Why this Swedish handyman wore high heels to work

Why this Swedish handyman wore high heels to work
Not the ideal footwear for manual labour. Photo: Emil Andersson
A Swedish floor layer has told The Local why he wore high heels to work in a protest against the stereotypical image of the ideal woman.

Emil Andersson, 25, got the idea after seeing images of Julia Roberts walking barefoot at the 2016 Cannes Film Festival, as well as a viral picture of a waitress' bloody feet after a day's work in obligatory high heeled shoes.

“I saw those images and thought to myself: why should there be a difference between those who work in the service industry and me, as a floor layer?,” he told The Local.

“The shoes are just as uncomfortable for them as they are for me, and I began to think ‘what if everyone had to wear them to work?’. Then I said, 'let’s do a whole work day with them'.”

Andersson’s job for the day involved laying a floor in a fourth floor apartment which did not have access to an elevator. Yet while wearing heels made that incredibly tough to do, it was part of the point.

“It was a real challenge, but at the same time, I went for that kind of scenario. I dreamed up a situation where it was hard work to have high heels on, where it promised to impact my job,” he said.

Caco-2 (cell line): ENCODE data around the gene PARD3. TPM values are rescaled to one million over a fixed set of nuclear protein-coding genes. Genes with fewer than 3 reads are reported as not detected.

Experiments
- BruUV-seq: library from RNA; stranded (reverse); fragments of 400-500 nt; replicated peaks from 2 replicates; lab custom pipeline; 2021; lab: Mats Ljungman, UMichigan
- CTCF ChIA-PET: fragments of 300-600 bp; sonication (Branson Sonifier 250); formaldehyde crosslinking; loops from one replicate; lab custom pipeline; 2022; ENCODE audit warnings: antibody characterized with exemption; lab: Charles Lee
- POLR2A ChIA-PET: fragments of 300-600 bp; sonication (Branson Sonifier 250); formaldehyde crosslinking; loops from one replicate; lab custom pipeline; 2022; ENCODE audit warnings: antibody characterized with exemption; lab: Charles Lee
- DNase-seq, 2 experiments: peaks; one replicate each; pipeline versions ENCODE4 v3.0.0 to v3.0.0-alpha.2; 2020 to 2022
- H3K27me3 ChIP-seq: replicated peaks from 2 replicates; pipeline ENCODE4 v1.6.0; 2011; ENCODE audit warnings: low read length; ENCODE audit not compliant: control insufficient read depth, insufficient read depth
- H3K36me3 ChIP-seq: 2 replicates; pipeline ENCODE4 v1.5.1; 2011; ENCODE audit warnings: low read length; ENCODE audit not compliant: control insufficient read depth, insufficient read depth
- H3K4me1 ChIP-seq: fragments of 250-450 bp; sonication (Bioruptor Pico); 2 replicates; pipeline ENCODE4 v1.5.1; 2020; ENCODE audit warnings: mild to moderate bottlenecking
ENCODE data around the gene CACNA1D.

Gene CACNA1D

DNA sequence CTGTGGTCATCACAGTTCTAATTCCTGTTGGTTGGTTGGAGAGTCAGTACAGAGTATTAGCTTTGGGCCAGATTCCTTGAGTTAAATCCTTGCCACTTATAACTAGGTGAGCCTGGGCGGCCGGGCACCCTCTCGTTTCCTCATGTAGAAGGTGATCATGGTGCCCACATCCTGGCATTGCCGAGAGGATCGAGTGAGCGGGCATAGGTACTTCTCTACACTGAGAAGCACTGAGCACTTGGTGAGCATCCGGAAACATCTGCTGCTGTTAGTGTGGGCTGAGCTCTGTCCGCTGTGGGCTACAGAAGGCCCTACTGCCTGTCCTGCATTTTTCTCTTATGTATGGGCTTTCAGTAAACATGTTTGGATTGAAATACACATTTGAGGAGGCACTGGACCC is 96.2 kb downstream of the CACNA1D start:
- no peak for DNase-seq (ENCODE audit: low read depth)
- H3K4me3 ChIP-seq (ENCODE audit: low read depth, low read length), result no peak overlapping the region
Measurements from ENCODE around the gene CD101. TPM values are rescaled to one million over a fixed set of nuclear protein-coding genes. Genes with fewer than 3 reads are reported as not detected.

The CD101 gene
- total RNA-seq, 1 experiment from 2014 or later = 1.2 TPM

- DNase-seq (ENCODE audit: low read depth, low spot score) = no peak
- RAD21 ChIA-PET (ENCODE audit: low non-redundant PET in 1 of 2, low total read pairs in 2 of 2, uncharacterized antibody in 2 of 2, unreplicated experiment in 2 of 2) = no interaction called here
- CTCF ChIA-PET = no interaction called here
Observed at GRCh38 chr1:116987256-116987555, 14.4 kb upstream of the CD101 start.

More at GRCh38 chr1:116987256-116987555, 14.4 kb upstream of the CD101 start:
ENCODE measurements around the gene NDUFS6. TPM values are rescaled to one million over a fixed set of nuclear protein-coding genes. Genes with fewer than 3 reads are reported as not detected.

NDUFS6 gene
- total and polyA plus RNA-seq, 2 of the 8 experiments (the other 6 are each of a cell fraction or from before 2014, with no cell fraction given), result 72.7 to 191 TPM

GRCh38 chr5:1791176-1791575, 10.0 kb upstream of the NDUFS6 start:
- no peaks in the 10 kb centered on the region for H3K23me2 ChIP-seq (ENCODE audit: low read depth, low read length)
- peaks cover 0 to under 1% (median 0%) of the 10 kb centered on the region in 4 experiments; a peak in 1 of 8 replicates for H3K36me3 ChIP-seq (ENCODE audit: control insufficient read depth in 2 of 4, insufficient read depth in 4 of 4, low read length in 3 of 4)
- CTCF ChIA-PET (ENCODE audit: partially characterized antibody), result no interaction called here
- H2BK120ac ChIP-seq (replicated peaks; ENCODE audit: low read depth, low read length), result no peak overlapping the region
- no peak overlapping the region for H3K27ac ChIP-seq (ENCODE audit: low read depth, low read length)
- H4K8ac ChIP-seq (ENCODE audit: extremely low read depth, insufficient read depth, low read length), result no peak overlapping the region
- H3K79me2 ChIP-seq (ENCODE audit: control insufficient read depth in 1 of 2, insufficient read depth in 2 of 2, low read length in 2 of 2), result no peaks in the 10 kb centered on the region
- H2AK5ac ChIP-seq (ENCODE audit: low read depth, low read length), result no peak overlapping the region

The Swede recorded part of his day's work for his YouTube channel, and while colleagues ribbed him for his gesture, general reactions to his video have been overwhelmingly positive after Swedish tabloid Aftonbladet first shared his story.

“I’ve received a lot of credit in comments on YouTube and Facebook, really nice comments from people saying that they understand, that it’s good to raise awareness about this. It was really nice to get such a positive response,” he explained.

And while Sweden is generally considered to be one of the most gender equal countries in the world, Andersson received one comment in particular that suggested there is still a gap to be closed.

“I think the issue is more global, and not as big a problem in Sweden alone, but I read a comment from a Swedish woman who said that her contract requires her to wear high heels. That was heavy,” he noted. “Sweden has come a long way, but the problem is still there.”

As for Andersson's heels, fortunately for the handyman he has no contractual obligation to wear them in his day to day work, and he won't be doing so again. “I can promise you that was definitely the last day I’ll do it,” he laughed. “You never know, but never again at work in any case. I’d sign off on that.”